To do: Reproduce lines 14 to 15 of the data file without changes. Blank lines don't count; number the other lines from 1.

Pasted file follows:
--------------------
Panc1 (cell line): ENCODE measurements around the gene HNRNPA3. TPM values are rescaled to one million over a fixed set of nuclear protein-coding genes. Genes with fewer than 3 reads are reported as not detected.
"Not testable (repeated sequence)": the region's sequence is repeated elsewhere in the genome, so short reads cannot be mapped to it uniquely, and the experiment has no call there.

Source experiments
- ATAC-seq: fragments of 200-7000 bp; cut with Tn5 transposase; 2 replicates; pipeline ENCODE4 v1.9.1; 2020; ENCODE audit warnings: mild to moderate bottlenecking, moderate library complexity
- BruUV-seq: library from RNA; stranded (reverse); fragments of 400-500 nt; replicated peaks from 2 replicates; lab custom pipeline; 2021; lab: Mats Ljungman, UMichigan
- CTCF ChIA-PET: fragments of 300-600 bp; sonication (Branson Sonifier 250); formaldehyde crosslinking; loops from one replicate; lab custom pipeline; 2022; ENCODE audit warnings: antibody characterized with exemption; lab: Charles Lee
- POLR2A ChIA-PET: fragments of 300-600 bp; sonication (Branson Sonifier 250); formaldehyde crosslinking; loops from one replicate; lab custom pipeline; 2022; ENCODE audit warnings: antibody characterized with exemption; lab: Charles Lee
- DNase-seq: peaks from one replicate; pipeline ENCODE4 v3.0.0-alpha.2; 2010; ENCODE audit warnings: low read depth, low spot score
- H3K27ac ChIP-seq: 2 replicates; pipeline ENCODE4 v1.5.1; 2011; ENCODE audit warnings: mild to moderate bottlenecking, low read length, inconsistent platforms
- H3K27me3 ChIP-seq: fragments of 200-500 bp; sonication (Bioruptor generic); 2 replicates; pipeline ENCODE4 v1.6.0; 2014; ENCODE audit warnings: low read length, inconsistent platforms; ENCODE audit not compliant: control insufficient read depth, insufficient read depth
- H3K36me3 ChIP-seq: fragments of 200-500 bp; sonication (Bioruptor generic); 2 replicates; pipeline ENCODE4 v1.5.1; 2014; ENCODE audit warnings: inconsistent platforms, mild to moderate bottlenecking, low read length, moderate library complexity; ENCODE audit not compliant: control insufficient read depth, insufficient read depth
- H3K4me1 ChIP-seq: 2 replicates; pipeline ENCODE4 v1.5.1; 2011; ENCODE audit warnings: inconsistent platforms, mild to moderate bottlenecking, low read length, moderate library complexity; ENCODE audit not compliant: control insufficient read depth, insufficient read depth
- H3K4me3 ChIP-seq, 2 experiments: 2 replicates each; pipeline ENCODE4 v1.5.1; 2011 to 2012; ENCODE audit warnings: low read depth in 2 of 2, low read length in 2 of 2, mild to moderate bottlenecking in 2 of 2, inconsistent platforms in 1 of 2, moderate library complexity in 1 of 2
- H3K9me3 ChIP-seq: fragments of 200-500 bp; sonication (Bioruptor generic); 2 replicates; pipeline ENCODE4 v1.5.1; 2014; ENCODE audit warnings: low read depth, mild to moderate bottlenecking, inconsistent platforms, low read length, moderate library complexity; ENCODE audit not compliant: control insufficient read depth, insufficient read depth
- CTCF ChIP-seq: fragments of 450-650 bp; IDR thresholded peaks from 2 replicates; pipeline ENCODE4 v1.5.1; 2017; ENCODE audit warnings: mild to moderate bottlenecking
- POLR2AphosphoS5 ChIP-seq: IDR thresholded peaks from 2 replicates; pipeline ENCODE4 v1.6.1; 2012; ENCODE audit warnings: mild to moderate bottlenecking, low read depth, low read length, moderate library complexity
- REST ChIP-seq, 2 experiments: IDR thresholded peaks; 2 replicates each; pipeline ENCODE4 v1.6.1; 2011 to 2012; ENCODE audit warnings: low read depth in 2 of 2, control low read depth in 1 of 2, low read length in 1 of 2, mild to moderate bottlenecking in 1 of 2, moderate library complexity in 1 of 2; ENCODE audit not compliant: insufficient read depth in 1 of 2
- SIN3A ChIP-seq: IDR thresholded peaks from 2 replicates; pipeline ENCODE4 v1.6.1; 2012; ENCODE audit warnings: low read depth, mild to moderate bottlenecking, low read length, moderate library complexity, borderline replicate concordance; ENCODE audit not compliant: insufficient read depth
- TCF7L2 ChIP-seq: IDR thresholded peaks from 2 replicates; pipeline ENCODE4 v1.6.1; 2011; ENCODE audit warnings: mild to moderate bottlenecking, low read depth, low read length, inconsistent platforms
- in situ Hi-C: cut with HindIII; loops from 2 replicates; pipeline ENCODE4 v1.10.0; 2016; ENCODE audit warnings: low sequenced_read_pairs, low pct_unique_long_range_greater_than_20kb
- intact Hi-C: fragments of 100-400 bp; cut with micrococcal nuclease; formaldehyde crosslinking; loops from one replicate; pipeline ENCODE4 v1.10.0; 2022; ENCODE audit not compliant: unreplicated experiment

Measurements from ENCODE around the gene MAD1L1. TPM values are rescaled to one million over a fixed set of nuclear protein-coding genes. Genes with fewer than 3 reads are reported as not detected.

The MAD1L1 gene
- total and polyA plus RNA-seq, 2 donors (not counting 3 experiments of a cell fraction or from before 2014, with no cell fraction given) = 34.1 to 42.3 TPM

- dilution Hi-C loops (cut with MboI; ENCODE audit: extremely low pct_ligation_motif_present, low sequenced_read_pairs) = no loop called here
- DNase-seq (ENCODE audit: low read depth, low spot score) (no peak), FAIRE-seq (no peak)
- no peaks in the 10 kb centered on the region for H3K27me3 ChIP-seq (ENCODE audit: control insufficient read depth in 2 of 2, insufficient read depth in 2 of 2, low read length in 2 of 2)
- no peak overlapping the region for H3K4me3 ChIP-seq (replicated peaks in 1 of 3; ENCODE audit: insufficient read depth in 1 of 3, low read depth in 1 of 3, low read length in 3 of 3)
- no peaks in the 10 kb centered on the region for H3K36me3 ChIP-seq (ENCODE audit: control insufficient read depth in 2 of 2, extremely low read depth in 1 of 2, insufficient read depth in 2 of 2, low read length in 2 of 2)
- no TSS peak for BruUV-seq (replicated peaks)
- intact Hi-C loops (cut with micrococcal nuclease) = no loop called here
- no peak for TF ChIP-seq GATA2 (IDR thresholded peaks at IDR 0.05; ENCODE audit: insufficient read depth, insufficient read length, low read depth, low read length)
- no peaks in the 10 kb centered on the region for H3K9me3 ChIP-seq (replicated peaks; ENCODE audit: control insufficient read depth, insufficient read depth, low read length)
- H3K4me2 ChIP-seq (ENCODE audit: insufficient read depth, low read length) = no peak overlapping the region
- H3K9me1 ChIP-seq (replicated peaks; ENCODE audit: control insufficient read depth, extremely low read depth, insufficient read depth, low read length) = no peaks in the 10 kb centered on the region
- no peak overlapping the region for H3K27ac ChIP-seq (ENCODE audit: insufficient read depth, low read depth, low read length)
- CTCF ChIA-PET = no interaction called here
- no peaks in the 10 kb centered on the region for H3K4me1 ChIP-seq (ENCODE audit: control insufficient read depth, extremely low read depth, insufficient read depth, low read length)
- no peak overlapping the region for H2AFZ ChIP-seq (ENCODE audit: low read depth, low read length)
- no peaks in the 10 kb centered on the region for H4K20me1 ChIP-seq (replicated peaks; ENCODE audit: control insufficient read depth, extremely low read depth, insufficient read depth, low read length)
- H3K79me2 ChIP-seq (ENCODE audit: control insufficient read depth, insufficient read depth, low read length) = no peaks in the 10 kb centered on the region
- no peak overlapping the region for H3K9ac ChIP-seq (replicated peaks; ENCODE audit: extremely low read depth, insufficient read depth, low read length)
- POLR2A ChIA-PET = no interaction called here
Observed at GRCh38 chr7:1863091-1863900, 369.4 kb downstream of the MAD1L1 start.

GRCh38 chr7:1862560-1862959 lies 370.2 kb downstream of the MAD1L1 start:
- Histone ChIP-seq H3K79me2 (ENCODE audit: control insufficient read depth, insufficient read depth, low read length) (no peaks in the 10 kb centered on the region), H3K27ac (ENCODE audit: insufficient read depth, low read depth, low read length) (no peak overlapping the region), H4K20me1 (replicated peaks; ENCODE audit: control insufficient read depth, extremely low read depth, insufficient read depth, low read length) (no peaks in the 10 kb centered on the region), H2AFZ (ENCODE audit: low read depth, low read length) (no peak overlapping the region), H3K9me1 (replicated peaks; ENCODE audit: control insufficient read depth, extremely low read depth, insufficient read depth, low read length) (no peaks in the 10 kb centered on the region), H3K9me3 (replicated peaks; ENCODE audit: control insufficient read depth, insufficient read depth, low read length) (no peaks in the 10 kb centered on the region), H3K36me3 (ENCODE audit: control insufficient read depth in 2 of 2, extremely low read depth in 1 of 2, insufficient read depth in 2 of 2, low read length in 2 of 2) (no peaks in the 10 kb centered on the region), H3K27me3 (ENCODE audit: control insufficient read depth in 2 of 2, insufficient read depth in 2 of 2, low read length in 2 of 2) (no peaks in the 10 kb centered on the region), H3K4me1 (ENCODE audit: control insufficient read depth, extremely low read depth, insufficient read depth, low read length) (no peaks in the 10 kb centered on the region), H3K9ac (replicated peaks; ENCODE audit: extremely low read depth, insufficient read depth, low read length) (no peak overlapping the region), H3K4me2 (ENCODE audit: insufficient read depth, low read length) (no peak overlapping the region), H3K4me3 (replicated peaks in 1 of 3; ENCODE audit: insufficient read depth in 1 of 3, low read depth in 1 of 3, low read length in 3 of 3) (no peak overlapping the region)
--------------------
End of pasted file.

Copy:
- H3K9me3 ChIP-seq: fragments of 200-500 bp; sonication (Bioruptor generic); 2 replicates; pipeline ENCODE4 v1.5.1; 2014; ENCODE audit warnings: low read depth, mild to moderate bottlenecking, inconsistent platforms, low read length, moderate library complexity; ENCODE audit not compliant: control insufficient read depth, insufficient read depth
- CTCF ChIP-seq: fragments of 450-650 bp; IDR thresholded peaks from 2 replicates; pipeline ENCODE4 v1.5.1; 2017; ENCODE audit warnings: mild to moderate bottlenecking